Discovering Dickens - A Community Reading Project

 Discovering Dickens

 A Tale of Two Cities

 Maps and Illustrations



 Biographical Context

 Historical Context

 Archived Novels






Printable View

Two score and twelve were told off. From the farmer-general of seventy, whose riches could not buy his life, to the seamstress of twenty, whose poverty and obscurity could not save her.

Carlyle notes, toward the end of The French Revolution, that “‘all the Farmers-General [the tax-collectors under the ancien régime] are arrested’; all, and shall give an account of their moneys and incomings; and die for ‘putting water in the tobacco’ they sold” (725). The contrast that Dickens draws here (between the elderly Farmer-General, probably prosperous for much of his life, and the humble, comparatively impoverished twenty-year-old seamstress) represents the ultimate diversity of victimization during the Terror. Though members of the nobility and officials belonging to the overturned aristocratic government (like the Farmers-General) were obvious targets of the Terror, suspected by dint of their station of being traitors to the Republic, common people went to the guillotine too. Anyone could be denounced, and, if denounced, executed. As Carlyle notes,

Indictments cease by degrees to have so much as plausibility…. If no speakable charge exist against a man, or Batch of men, Fouquier [the Prosecutor of the Revolutionary Tribunal] has always this: a Plot in the Prison. (724)

The seamstress with whom Carton ultimately travels to his death is accused of such Plots.

He wrote a long letter to Lucie, showing her that he had known nothing of her father’s imprisonment until he had heard of it from herself…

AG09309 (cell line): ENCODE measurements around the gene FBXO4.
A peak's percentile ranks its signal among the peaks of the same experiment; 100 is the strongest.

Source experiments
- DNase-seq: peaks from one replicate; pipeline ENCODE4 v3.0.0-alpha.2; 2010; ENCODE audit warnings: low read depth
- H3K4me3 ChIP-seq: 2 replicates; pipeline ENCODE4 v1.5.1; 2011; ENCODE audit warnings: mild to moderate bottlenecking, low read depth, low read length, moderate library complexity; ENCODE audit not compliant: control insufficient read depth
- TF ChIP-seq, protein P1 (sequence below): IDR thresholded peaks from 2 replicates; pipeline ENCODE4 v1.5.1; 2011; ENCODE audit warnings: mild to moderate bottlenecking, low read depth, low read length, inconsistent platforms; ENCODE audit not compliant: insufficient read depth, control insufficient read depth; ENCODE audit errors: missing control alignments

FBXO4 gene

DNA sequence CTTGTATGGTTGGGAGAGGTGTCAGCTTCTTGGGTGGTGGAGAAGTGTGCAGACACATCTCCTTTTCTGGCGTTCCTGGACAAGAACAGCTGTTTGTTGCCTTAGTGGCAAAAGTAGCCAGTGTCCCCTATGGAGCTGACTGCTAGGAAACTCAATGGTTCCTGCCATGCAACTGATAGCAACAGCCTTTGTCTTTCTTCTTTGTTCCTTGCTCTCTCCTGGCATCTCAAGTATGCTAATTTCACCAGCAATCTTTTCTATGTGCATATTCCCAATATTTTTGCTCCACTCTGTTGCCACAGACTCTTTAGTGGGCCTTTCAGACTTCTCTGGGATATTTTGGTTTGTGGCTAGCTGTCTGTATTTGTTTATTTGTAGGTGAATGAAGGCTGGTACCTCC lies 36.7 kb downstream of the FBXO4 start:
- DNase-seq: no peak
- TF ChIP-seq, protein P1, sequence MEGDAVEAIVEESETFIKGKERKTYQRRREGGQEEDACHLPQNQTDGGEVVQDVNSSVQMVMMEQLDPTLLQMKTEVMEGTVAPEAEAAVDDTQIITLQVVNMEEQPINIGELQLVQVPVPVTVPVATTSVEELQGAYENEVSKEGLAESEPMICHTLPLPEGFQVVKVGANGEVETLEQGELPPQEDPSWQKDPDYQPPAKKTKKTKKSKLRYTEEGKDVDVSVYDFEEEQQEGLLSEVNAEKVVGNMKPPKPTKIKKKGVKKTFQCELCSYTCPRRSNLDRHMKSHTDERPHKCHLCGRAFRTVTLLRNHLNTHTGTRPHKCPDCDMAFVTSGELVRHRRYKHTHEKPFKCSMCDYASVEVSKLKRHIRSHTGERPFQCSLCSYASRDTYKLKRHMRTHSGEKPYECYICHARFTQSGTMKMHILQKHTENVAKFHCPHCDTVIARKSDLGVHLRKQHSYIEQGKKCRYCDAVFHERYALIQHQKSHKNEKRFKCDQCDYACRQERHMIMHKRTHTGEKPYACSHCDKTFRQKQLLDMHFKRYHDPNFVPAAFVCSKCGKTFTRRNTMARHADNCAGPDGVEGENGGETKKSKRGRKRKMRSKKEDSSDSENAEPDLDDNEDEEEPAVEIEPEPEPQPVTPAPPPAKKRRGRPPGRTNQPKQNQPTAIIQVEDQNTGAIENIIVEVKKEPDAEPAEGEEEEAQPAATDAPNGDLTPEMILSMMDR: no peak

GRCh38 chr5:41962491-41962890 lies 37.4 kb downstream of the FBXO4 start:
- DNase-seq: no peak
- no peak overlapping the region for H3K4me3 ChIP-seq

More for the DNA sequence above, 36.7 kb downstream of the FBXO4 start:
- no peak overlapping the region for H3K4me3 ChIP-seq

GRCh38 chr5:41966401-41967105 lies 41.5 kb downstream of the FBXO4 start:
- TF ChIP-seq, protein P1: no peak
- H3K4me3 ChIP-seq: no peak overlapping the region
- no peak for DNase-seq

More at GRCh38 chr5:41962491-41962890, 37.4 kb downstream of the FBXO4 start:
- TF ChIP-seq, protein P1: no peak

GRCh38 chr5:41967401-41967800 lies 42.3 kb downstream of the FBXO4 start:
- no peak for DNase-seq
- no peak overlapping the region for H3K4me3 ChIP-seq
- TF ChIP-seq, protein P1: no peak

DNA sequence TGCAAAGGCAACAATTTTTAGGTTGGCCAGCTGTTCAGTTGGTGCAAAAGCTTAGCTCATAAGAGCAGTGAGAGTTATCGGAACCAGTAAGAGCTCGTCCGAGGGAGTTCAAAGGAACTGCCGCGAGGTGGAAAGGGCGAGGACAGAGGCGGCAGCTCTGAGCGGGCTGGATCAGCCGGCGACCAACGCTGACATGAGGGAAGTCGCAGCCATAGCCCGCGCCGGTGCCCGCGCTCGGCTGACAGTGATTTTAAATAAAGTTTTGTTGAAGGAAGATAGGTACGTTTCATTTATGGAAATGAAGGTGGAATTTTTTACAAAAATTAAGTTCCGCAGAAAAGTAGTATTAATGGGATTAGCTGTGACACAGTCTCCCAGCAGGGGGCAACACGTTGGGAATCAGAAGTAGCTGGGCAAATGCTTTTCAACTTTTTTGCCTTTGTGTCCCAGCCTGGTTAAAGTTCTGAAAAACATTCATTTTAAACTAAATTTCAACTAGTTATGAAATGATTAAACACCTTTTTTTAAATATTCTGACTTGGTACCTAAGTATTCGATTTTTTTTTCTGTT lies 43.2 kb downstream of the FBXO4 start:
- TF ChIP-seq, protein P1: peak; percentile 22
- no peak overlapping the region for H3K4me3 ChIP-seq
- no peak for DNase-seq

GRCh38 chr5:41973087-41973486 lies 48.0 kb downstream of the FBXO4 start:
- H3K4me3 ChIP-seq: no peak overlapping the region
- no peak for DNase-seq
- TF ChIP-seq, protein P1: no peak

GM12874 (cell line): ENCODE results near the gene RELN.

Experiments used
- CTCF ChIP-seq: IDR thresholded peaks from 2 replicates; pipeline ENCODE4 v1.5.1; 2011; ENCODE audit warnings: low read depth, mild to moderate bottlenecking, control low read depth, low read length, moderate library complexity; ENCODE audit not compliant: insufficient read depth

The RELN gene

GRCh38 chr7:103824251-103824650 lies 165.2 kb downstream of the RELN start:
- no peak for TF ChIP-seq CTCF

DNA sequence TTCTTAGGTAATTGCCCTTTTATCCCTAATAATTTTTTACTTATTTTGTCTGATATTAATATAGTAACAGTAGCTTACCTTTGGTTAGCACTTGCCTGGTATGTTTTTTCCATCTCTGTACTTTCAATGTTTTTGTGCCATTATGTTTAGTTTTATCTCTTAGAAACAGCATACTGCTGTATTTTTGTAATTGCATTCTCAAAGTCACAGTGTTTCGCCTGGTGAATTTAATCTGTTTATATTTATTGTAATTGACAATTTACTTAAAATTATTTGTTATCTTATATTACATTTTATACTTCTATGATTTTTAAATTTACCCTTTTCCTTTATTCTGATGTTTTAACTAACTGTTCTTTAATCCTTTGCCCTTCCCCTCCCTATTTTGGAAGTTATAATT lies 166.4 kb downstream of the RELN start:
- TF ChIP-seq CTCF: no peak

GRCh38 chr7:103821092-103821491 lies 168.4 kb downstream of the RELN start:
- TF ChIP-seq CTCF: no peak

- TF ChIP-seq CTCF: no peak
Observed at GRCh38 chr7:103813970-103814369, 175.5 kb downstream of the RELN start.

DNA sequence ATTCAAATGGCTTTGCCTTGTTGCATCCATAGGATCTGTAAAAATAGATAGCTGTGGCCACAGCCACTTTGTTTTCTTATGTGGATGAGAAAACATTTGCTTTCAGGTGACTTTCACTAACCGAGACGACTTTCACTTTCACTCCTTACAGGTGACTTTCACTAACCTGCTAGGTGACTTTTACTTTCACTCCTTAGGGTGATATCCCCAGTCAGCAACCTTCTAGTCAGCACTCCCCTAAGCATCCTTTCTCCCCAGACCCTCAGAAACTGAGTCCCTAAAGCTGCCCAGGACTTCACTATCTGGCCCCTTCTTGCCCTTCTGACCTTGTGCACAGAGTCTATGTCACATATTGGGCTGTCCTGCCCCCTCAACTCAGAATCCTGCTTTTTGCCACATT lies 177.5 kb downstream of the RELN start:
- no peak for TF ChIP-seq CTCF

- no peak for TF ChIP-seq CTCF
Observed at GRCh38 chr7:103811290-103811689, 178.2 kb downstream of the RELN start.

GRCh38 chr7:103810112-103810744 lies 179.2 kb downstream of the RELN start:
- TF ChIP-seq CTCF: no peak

The composition of letters like Darnay’s was allowed in the prisons.  Dickens’ source for this privilege is probably Honoré Riouffe’s Mémoires sur les prisons (an account, published in 1823, of the Parisian prisons during the Terror) (Sanders 160).

“Would it be much out of the way, to take me in, near the great cathedral door between the two towers?”

The “cathedral door” at which Miss Pross plans to meet Mr. Cruncher is the west front entrance of Notre Dame. By this period, Notre Dame had been converted into a “Temple of Reason” by the Republic, and had been significantly damaged by revolutionary zeal. For instance, the “Galerie des Rois”– the row of statues above the three doors, visible in the engraving below from the Histoire de Paris (1869) – had been destroyed. The 28 statues, representing the “kings of Judah, considered as the ministers of the Virgin to whom the church was dedicated,” were mistaken for “the early kings of France down to Philippe Auguste” (Dickens’s Dictionary of Paris 166) and “decapitated.” Many of the interior ornaments were also plundered or destroyed in this period, but – like the façade – restored or replaced in the 19th century. Notre Dame’s present gargoyles and steeple were 19th-century additions, and did not exist during the Revolution (Baillie and Salmon 74-5).

“If those eyes of yours were bed-winches,” returned Miss Pross, “and I was an English four-poster, they shouldn’t loose a splinter of me.”

A bed-winch is “an instrument for tightening up or loosening the screws of bedsteads” (Oxford English Dictionary), and a four-poster refers to a bedstead with four posts. According to the Dictionary of Daily Wants (1859), which describes a number of bedsteads, the “four-post bedstead is considered the most elegant and commodious, but it is adapted only for large rooms; in small rooms, by monopolizing too great a space, and obstructing the air and light, they are both inconvenient and unhealthy” (116). However, 18th- and 19th-century bedsteads seem to have been generally “inconvenient and unhealthy,” as the Dictionary concludes its entry on “bedsteads” with the following admonition:

Bedsteads should be kept scrupulously clean, and periodically examined. They should be dusted daily, especially the top part [in bedsteads with testers, or canopies] which is frequently neglected…. [If] dust [is] suffered to collect, … vermin are … bred. Every month during the summer season, and every two months during the winter, the bedstead should be taken to pieces, removed into the garden or yard, and there thoroughly washed with hot water and soft soap. If the bedstead is infested with vermin, from age and long use, the eradication of the evil is almost hopeless; and the best and wisest plan is to get rid of the bedstead altogether. (117)



Copyright © 2002 Stanford University. All rights reserved. Stanford, CA 94305, (650)723-2300. Terms of Use